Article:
Seriously, how does this work? Seven politicians standing at podiums hoping to, well, to do what? To capture attention? To build a reputation? To keep one?
Luckily for all those party managers given the task of coming up with answers: there is somewhere to look.
Not, of course, at the American presidential debates: with the exception of 1992 and the brief but real challenge of the independent candidate Ross Perot, presidential debates are between two people and have been analysed way beyond any sensible person’s capacity for concentration.
Oh, and they make no difference to the result.
No, forget the presidential debates, but look instead at the step that comes before those debates: the head-to-head-to-head-to-head combat between the candidates trying to win their party nomination. And focus on one particular set of conflicts: the snorting, hissing, flailing beast of a train-wreck (hey, mixed metaphors were the least of their problems) that was the Republican party debate set-up in 2012.
You think there will be no drama possible when there are seven politicians at the podiums? Think again: plenty is possible: from assassination to self-immolation and every stop in between. And seven was one of the smaller numbers the Republicans chose during that crazy period – a period in which they debated not once, not twice, not three times… But 20. Yes. Twenty debates.
As many as nine candidates, depending on who dropped out or failed to show or tripped and fell on the way to the stage.
We’re not going to do that.
But what we are going to see is a similar number of people and a similar range of popular knowledge of who they are and what they stand for; from household name to plucky outsider. Can they break through?
Yes: in both good ways and bad. I offer as my evidence the Governor of Texas Rick Perry. Mr Perry had a stonking start. In one of the early debates he pointed out – to wild audience applause – that during his time at the helm his state had put to death 234 people.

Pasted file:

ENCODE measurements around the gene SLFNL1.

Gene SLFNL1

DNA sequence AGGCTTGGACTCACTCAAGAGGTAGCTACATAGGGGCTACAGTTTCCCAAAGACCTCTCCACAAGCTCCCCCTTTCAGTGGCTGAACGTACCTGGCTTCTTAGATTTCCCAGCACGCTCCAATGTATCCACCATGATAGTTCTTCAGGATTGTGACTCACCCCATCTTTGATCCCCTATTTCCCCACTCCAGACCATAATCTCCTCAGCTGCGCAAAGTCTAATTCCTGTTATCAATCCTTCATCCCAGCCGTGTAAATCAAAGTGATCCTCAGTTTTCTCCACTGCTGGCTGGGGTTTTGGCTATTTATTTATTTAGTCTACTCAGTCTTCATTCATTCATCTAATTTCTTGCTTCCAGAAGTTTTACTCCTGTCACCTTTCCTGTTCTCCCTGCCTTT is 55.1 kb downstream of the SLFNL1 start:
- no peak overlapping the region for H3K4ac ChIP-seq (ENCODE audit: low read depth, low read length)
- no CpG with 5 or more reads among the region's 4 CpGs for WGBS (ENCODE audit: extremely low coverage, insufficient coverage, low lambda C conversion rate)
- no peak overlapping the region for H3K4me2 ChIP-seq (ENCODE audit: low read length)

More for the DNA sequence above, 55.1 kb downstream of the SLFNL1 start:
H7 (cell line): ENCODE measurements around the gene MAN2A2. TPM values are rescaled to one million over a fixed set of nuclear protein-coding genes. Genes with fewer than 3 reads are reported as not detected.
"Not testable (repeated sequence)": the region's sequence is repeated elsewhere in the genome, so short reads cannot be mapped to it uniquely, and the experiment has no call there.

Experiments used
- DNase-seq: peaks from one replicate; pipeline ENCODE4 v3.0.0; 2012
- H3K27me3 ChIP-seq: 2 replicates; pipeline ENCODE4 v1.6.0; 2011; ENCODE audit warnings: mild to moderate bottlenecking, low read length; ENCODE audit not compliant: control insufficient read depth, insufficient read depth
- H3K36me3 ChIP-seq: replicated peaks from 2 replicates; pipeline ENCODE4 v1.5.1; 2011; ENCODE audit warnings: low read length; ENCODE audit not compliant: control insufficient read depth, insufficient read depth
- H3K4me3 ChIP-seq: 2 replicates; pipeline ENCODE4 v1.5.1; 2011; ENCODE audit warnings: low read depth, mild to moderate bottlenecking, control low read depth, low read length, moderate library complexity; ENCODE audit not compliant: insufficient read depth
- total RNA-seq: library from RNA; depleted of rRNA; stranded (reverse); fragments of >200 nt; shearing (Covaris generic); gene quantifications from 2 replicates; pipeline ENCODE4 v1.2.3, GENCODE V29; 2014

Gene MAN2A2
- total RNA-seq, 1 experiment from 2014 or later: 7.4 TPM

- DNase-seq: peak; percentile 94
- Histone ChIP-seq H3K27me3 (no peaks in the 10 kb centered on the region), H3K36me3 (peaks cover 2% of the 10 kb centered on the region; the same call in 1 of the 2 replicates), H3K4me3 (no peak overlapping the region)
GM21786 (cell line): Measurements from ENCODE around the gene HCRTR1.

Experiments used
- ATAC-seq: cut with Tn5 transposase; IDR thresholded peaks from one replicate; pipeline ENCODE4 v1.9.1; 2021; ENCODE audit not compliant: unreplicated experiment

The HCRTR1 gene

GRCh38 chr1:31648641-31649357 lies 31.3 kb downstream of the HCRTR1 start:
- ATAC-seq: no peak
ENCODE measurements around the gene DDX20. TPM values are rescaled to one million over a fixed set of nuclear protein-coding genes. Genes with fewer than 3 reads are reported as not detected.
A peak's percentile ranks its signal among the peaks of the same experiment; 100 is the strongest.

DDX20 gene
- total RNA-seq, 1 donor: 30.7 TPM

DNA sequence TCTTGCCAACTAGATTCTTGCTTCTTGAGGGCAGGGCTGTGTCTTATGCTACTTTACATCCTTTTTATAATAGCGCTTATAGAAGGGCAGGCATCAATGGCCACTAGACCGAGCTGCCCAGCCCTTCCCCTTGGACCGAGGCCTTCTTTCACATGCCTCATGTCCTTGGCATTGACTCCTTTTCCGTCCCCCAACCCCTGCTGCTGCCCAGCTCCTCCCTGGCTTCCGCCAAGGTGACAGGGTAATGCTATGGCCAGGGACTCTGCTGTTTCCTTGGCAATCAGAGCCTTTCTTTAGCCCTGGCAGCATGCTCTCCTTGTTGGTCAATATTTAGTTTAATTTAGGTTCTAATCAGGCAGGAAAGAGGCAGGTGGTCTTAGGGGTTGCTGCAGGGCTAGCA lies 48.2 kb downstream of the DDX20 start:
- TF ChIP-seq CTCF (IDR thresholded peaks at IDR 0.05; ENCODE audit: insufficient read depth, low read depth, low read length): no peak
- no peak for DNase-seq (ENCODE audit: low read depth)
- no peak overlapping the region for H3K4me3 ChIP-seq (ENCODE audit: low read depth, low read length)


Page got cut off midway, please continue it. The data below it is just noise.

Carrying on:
But having “hit that one out of the park”, as they say in Houston, he then pressed the self-destruct button, and again it was one single issue that did for him. Hoping to score as heavily as he did with the execution enthusiasm, he announced in a later debate that there were three government departments he would abolish. One was Commerce, one was Education, and the other… Oh man, he forgot the third! Appalled viewers wondered if he had suffered a stroke. In the end he had to give up, it would not come: “Sorry, oops,” he said.
And he was toast. That is the point about the seven-person format. It still exposes you when your brain melts; in fact, it hurts you more than it might in a one-to-one interview with a reporter, because in this format, the alternative choices are lined up alongside you. Grinning.
And what if the candidates get over their nerves and manage to relax, as Mitt Romney had managed to do by the time of the 12th Republican debate in Des Moines, Iowa? Well, here, too, there are pitfalls aplenty. Mr Romney — joshing with another candidate — decided to offer a bet on which of them was right on some matter of fact. Ten thousand dollars was the suggested wager. From a man whose wealth was a campaign issue. Oops, again.
So hold on to your hats. The seven-person format is unlikely to lead to informed debate about the nature of the universe. They will not come up with a cure for cancer. But there will be barbs, and one-liners, and drama, and winners and losers. If you think that matters: do watch.